This week in our series on Historically Black Colleges and Universities (HBCUs), we examine the history of Bluefield State College in Bluefield, West Virginia. Bluefield State College was established in 1895 by the West Virginia state legislature as a high school for students of Black coal miners. The school was also referred to as Bluefield Colored Institute and by the 1920’s, its football team was a powerhouse among black colleges. Bluefield served as a source of higher education for much of the region's black middle class.
However, by the mid-20th century, larger social transformations began that turned the demographics of Bluefield State College from a school with a majority Black student base to one with a majority white student body. After the 1954 Brown v. Board of Education decision outlawed school segregation across the nation, the combination of high educational quality and low tuition costs at Bluefield is what began to attract white students. During the same juncture, Brown v. Board of Education also allowed African American students to exercise their educational options beyond traditionally black colleges like Bluefield. Today, Bluefield State College is 82 percent white, but the school continues to receive the federal funding that comes with its designation as a historically black institution.
The student paper of Bluefield State College is The Bluefieldian and it was published by the Press Club of the Teachers College at Bluefield. Its motto was “A Paper with a Purpose.” Amistad has six issues of The Bluefieldian in our School Newspaper Collection. The issues are all from the 1930s and detail the school’s early history before its demographic change. The paper largely covered school events and stories about faculty and students. This does not mean that local and national issues were ignored. In a February 1932 issue of The Bluefieldian, a glimpse was given into the development of Negro History Week, or what would eventually become Black History Month in the United States. The column, written six years after Carter G. Woodson founded the annual observance, focused on the importance of celebrating the historical contributions of African Americans. The author, doubting if Negro History Week would continue, ended the article with a brief sentence of hope that it would endure stating, “Through the years, may it live: through its life may it produce and to its produce, may men give ear...”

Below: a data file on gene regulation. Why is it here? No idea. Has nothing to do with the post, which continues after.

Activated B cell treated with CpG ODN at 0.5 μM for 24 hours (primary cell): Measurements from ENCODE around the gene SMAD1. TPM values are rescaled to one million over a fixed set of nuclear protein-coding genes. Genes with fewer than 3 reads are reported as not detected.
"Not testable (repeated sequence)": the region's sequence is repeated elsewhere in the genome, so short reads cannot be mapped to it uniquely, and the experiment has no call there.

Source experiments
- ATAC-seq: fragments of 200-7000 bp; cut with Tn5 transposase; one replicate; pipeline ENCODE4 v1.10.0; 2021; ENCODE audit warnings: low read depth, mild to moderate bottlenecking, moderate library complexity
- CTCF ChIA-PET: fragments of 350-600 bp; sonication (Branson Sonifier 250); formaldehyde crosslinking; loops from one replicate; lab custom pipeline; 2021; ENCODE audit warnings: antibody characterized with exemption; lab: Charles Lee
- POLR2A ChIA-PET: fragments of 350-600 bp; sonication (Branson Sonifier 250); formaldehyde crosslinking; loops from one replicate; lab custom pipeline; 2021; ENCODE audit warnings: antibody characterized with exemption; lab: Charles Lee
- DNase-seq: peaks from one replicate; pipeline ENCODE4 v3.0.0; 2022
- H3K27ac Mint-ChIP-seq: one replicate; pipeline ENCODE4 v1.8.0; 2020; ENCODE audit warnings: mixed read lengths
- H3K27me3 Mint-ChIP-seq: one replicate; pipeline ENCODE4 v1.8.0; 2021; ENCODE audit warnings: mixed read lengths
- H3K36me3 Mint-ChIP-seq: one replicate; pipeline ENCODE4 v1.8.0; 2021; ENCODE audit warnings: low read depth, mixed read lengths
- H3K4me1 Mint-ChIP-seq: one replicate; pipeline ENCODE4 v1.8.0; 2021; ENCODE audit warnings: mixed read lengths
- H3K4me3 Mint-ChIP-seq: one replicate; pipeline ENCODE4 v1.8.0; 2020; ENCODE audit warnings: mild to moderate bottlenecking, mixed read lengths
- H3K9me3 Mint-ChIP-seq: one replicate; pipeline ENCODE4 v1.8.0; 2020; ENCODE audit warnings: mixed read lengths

Bluefield had a very robust culture of Greek sororities and fraternities on its campus. The first fraternity to be established on the campus of Bluefield State College was the Beta Theta chapter of Alpha Phi Alpha in March of 1932. By 1938, the fraternities of Kappa Alpha Psi and Omega Psi Phi were added to the list of Greek organizations on campus. New members of the organizations, as well as Greek events, were regularly covered in the newspaper.
One activity on campus that was probably not as popular as Bluefield’s Greek life was its chapel programs. “Chapel,” as it was called, either did not have a high student attendance or was not as high as Bluefield’s administration would have liked. In the November 1933 issue of The Bluefieldian, three separate articles addressed the lack of student participation in chapel. In one article students were threatened to visit chapel “…voluntarily rather than forcibly,” lest they “feel the strong hand of administrative authority.” Some students were interviewed regarding the lack of participation and many said that the boring speakers were to blame for the absence of student zeal towards the activity. A year later in the November 1934 issue, the chapel editor of The Bluefieldian, Wyche Capel, was still imploring students to attend chapel.
The Kampus Komment portion of the paper revealed a more gossipy side of the university. It was a column that included witty and snarky rumors about student relationships on campus. The columnist, whose pseudonym was I. C. Allovit (a name constructed from the term “I see all of it”), made no effort to hide the identities of the individuals he/she was referring to, and in today’s terms their shenanigans would probably be described as “being messy.” Some of the sayings written by I. C. Allovit were:
"M. Watkins, why are you so interested in W. Capel?
Carmichael, how do you get so many dinner engagements?
Ike W., did you take the picture from Mable to give it to Alice R.?
C. Thompson, has J. Holt taken B. Ray’s place?
G. Cozart has quit a man for a boy. Calloway, Little Boy, what now?”
Some of the other university periodicals in the School Newspaper Collection included a similar section, and this kind of column reveals the types of information that can be gleaned about a university’s student culture from its newspapers. A complete list of schools from Amistad’s School Newspaper Collection can be found here.
Images from School Newspaper Collection. Images from Amistad’s website, newsletters, and blogs cannot be reproduced without permission.